The 16th edition of Edinburgh Art Festival is officially underway, running from 25 July – 25 August 2019.
The major platform for the visual arts as part of Edinburgh’s world-famous summer festival season, Edinburgh Art Festival 2019 features the work of over 300 artists from Scotland and across the world, presenting over 50 exhibitions and more than 140 events across a hugely diverse range of galleries, venues and historic and unexpected spaces throughout the city.
Featuring premieres of ambitious new work from internationally renowned artists, major survey shows and retrospectives, world-class contemporary art, exciting emerging talent, pop up exhibitions and a wide-ranging series of talks and events. Edinburgh Art Festival 2019 is programmed in partnership with galleries, museums and artist-run spaces across the city, and the majority is free to attend.
Paul Bush OBE, Director of Events, said: “The Edinburgh Art Festival has become an integral part of the city’s world-famous August festival season, showcasing Edinburgh and Scotland as a leading destination for the very best in visual art. EventScotland is delighted to be continuing its support of the Commissions Programme, particularly Alfredo Jaar’s I Can’t Go on, I’ll Go On. Alongside the other commissions and the wider Festival programme, it provides an ideal opportunity for new audiences to engage with visual art.”
Edinburgh Art Festival 2019 Highlights:
World premieres of ambitious new work including: Real Music by Samson Young at Talbot Rice Gallery; Gateway by Joana Vasconcelos at Jupiter Artland; Night Walk for Edinburgh by Janet Cardiff and George Bures Miller from The Fruitmarket Gallery; Caroline Achaintre at Edinburgh Sculpture Workshop; and as part of the annual festival Commissions Programme, new projects by Nathan Coley, Alfredo Jaar, Rosalind Nashashibi, Corin Sworn and Sriwhana Spong at sites across the city, exploring Stories for an Uncertain World.
Two exciting new contemporary art venues host their first festival exhibitions in their renovated historic spaces, with Deer Dancer by Hanna Tuulikki and group show A Machine for Making Authenticity at Edinburgh Printmakers’ new home on the site of an old rubber factory; and Migratory Motor Complex by James Richards at Collective’s reimagined city observatory.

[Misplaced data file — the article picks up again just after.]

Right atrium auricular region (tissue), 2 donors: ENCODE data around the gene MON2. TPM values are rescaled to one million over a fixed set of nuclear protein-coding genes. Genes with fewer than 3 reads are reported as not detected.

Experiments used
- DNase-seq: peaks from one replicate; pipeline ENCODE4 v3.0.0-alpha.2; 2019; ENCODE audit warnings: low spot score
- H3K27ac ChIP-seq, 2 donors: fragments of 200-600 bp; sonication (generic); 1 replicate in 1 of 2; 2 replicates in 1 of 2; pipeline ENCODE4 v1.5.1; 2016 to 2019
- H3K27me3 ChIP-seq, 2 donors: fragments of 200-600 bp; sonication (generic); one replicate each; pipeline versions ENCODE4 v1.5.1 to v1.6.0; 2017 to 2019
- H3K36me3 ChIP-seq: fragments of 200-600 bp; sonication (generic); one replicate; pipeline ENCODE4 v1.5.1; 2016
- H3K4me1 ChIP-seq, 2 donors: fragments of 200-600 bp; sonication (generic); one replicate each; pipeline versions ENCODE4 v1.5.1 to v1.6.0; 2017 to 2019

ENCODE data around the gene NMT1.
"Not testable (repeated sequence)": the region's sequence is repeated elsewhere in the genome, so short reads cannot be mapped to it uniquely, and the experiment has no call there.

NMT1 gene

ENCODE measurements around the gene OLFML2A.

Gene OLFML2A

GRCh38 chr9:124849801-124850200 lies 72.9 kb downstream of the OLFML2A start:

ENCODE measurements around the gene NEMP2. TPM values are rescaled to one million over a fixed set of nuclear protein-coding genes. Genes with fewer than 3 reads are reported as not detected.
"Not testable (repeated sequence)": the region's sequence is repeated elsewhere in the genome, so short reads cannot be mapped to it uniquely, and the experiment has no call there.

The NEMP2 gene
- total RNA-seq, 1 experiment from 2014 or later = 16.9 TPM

Major presentations of leading contemporary artists including: My Own Private Bauhaus by David Batchelor at Ingleby; Grayson Perry: Julie Cope’s Grand Tour presented by Dovecot; and Anya Gallaccio in Scottish National Gallery of Modern Art’s NOW series.
Presentations of some of the most influential 20th century photographers, including Cindy Sherman: Early Works, 1975-80 at Stills: Centre for Photography; ARTIST ROOMS: Self Evidence – Photographs by Woodman, Arbus and Mapplethorpe at Scottish National Portrait Gallery; alongside new film work from Yulia Kovanova at Edinburgh College of Art and Helen McCrorie at Collective.
Major international surveys and retrospectives on Bridget Riley, and Cut and Paste: 400 Years of Collage, both presented by National Galleries of Scotland; Trisha Brown: Time, Space, Gravity at Jupiter Artland; Russia: Royalty & the Romanovs at The Queen’s Gallery; Wild and Majestic: Romantic Visions of Scotland at National Museum of Scotland; and John Busby: Silent Landscape at The Open Eye Gallery.
The next generation of talent including Lucy Wayman, and Adam Benmakhlouf at Edinburgh Sculpture Workshop; Mary Hurrell at Jupiter Artland; Double Disaster (Closing Down) by Yokollection at Edinburgh College of Art; group show All That the Rain Promises and More… at Arusha Gallery; and the festival’s annual showcase of early career artists, Platform: 2019, selected by artists Monster Chetwynd and Toby Paterson, and featuring Anna Danielewicz, Joanne Dawson, Harry Maberly and Suds McKenna.
In portraiture, the first major retrospective of work by Victoria Crowe at City Art Centre; group exhibition Intimate, and Writing Heads from sculptor Nicole Farhi at The Fine Art Society; Ever After by Derrick Guild at The Scottish Gallery, and The Long Look from Audrey Grant and Norman McBeath at Scottish National Portrait Gallery.
Pop up exhibitions across the city including Alec Finlay in the Travelling Gallery, Snæbjörnsdóttir/Wilson at St Mary’s Cathedral and Amanda Baron at Wilhelmina Barns Graham Trust.
A lively events programme runs throughout the 5 weeks of the Art Festival, with talks from internationally acclaimed artists including the Keynote Lecture on the 26 July from Janet Cardiff and George Bures Miller; weekly curated evening culture crawls of the festival programme within the Art Late series; tours exploring the connections and inspirations linking unique city locations and work showing there; a fascinating range of hands-on workshops for all ages and abilities, taking in collage, printmaking and much more; one-off performances by leading artists; and storytelling sessions led by artists, writers, poets and communities from across the city.